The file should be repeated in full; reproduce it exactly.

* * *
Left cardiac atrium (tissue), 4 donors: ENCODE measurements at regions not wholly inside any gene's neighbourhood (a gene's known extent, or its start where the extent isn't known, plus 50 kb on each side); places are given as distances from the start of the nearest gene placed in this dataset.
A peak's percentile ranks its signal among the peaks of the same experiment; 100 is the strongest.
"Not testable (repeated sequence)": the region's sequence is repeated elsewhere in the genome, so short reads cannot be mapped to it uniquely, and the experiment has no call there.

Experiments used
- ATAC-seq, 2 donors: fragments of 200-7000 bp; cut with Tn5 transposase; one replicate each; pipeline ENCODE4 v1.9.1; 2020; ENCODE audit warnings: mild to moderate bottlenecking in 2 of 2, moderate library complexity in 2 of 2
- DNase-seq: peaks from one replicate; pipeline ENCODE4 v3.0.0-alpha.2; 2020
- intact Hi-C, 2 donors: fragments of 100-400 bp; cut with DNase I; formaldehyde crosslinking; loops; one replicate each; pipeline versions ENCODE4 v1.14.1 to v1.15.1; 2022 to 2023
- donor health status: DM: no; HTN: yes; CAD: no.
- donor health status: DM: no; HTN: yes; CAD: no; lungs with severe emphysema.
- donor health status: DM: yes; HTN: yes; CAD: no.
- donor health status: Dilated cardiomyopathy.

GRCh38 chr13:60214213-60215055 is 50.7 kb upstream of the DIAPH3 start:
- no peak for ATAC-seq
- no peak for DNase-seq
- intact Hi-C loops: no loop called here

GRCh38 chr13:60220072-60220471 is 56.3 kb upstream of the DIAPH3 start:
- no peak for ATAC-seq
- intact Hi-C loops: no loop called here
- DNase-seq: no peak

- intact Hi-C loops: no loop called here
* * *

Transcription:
Left cardiac atrium (tissue), 4 donors: ENCODE measurements at regions not wholly inside any gene's neighbourhood (a gene's known extent, or its start where the extent isn't known, plus 50 kb on each side); places are given as distances from the start of the nearest gene placed in this dataset.
A peak's percentile ranks its signal among the peaks of the same experiment; 100 is the strongest.
"Not testable (repeated sequence)": the region's sequence is repeated elsewhere in the genome, so short reads cannot be mapped to it uniquely, and the experiment has no call there.

Experiments used
- ATAC-seq, 2 donors: fragments of 200-7000 bp; cut with Tn5 transposase; one replicate each; pipeline ENCODE4 v1.9.1; 2020; ENCODE audit warnings: mild to moderate bottlenecking in 2 of 2, moderate library complexity in 2 of 2
- DNase-seq: peaks from one replicate; pipeline ENCODE4 v3.0.0-alpha.2; 2020
- intact Hi-C, 2 donors: fragments of 100-400 bp; cut with DNase I; formaldehyde crosslinking; loops; one replicate each; pipeline versions ENCODE4 v1.14.1 to v1.15.1; 2022 to 2023
- donor health status: DM: no; HTN: yes; CAD: no.
- donor health status: DM: no; HTN: yes; CAD: no; lungs with severe emphysema.
- donor health status: DM: yes; HTN: yes; CAD: no.
- donor health status: Dilated cardiomyopathy.

GRCh38 chr13:60214213-60215055 is 50.7 kb upstream of the DIAPH3 start:
- no peak for ATAC-seq
- no peak for DNase-seq
- intact Hi-C loops: no loop called here

GRCh38 chr13:60220072-60220471 is 56.3 kb upstream of the DIAPH3 start:
- no peak for ATAC-seq
- intact Hi-C loops: no loop called here
- DNase-seq: no peak

- intact Hi-C loops: no loop called here